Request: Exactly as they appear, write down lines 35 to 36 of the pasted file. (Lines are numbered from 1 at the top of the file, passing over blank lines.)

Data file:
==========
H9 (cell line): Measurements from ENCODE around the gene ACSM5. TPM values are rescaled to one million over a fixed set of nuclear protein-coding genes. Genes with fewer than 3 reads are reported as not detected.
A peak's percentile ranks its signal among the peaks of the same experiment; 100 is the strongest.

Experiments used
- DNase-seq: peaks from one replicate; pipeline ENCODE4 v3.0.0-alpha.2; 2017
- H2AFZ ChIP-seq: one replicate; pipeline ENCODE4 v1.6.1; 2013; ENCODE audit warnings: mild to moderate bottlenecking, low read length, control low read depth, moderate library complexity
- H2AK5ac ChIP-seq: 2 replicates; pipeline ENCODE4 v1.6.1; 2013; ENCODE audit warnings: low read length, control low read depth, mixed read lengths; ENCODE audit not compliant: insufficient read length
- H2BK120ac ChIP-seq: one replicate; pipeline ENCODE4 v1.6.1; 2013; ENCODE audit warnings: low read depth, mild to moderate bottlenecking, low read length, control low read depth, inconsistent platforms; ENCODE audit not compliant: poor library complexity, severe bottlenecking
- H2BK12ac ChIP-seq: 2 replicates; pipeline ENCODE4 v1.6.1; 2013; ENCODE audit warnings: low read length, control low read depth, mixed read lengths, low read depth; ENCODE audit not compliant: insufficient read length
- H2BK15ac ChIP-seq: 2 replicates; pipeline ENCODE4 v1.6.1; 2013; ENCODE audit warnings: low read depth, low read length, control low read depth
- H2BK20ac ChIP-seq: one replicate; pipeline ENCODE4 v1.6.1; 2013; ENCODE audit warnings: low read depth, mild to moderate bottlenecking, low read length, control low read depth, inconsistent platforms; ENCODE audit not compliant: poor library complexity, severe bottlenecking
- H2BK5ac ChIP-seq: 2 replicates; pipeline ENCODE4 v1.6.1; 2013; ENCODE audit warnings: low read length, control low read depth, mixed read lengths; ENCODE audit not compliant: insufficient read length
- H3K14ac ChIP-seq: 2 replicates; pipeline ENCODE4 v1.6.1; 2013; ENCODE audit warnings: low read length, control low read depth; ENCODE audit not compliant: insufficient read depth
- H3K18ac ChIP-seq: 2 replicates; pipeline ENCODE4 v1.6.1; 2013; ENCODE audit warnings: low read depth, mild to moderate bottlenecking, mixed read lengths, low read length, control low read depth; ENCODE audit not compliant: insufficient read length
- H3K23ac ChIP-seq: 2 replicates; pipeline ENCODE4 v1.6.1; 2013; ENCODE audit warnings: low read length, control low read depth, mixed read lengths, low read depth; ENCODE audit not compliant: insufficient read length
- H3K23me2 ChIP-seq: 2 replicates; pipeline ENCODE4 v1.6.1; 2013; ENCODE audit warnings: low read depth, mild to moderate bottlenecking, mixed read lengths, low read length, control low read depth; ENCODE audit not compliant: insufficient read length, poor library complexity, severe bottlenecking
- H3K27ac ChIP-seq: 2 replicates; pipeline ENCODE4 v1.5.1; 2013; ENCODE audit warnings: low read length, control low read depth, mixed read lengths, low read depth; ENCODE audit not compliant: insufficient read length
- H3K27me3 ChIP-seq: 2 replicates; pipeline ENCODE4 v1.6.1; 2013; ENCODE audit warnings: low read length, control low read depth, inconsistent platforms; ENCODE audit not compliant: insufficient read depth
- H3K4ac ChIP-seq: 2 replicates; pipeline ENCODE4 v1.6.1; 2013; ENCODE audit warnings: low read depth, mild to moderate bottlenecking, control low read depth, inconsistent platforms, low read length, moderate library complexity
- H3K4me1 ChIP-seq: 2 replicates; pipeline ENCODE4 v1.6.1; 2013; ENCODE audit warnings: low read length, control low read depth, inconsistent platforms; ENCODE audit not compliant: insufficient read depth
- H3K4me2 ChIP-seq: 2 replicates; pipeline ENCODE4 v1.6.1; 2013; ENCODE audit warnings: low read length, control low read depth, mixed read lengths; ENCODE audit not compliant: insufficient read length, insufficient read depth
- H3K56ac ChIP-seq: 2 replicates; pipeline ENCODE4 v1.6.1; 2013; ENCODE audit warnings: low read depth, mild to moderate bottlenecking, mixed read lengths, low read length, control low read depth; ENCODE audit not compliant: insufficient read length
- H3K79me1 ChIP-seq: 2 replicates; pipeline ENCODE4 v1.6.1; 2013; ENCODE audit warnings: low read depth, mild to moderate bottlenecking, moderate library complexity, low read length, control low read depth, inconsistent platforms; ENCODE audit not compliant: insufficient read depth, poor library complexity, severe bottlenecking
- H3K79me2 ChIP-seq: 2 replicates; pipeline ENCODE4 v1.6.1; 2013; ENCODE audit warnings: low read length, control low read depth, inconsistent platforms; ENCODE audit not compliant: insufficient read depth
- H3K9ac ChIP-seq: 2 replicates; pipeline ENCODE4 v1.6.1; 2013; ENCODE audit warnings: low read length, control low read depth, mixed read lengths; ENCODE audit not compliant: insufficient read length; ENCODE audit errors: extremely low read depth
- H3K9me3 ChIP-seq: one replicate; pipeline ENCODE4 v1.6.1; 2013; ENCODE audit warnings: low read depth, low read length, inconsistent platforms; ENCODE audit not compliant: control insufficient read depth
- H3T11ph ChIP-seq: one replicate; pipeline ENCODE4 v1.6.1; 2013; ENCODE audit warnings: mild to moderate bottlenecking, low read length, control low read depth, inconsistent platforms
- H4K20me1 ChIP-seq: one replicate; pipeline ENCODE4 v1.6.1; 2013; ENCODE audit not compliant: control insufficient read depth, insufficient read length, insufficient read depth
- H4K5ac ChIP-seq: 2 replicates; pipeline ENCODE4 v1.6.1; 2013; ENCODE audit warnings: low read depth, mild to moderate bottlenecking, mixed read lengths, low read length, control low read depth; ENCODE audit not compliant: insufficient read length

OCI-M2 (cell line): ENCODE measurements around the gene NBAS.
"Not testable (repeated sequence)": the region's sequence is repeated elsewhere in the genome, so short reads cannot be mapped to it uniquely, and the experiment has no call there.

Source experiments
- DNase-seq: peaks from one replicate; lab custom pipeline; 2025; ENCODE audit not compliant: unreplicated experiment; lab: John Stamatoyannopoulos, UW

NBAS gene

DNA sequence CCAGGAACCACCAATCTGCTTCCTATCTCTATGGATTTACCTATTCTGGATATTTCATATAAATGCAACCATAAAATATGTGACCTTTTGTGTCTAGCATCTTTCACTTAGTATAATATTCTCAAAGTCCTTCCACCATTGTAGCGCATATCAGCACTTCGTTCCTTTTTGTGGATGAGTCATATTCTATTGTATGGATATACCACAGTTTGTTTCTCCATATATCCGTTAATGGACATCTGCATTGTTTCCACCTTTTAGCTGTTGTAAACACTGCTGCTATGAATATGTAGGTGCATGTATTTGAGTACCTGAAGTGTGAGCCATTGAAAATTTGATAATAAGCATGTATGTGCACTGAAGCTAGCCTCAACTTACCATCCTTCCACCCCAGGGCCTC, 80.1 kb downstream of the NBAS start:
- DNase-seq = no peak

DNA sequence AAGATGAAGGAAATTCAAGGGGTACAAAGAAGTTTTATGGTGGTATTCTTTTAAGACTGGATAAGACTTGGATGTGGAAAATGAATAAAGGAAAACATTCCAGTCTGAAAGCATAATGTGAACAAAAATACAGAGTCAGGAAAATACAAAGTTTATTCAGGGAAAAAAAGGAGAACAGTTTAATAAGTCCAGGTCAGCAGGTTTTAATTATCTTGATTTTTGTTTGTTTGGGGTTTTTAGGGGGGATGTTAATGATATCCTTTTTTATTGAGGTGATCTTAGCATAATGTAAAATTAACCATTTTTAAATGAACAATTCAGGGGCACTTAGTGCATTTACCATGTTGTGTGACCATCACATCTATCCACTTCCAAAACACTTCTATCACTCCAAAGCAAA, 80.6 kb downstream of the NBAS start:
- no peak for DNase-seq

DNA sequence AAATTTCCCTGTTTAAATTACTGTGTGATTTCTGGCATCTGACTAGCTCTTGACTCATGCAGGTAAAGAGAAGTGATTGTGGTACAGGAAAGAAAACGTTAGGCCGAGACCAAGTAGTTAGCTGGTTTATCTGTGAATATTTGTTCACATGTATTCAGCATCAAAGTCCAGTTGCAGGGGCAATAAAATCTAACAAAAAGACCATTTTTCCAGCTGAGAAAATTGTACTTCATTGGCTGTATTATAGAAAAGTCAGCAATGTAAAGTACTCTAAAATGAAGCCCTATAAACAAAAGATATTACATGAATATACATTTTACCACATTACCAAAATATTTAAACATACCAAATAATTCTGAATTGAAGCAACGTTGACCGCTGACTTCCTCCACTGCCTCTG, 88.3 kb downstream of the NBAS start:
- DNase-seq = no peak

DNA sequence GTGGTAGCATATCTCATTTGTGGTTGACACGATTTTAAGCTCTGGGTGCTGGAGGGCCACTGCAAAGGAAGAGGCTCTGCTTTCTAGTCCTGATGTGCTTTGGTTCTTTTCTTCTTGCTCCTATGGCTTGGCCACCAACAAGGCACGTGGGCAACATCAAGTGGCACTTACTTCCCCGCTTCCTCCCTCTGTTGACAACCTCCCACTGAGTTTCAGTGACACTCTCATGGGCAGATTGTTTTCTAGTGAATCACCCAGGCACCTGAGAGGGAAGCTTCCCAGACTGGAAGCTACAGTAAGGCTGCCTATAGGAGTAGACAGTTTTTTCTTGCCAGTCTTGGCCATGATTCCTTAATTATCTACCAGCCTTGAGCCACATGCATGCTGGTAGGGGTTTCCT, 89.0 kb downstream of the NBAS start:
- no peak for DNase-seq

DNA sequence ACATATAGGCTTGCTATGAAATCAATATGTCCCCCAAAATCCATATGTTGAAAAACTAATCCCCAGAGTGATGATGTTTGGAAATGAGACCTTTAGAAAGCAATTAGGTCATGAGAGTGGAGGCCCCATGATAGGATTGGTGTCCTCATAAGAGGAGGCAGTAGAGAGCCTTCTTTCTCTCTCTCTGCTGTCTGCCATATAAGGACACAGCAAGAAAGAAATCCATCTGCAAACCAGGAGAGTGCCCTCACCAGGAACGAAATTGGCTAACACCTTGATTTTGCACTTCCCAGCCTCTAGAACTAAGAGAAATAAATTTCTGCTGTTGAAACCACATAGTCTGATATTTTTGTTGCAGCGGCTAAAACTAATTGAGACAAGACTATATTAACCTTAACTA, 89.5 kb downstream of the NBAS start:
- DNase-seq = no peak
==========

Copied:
- DNase-seq = no peak

DNA sequence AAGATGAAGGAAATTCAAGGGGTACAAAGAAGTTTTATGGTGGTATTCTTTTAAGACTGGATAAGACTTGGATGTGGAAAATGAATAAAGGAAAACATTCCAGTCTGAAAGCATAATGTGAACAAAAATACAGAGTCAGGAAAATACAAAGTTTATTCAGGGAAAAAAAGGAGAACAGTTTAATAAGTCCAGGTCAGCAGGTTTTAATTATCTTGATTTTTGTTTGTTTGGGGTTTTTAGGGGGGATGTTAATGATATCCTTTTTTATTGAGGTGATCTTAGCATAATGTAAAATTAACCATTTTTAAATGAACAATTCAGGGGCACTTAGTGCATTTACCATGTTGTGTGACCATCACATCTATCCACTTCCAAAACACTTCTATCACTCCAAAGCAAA, 80.6 kb downstream of the NBAS start: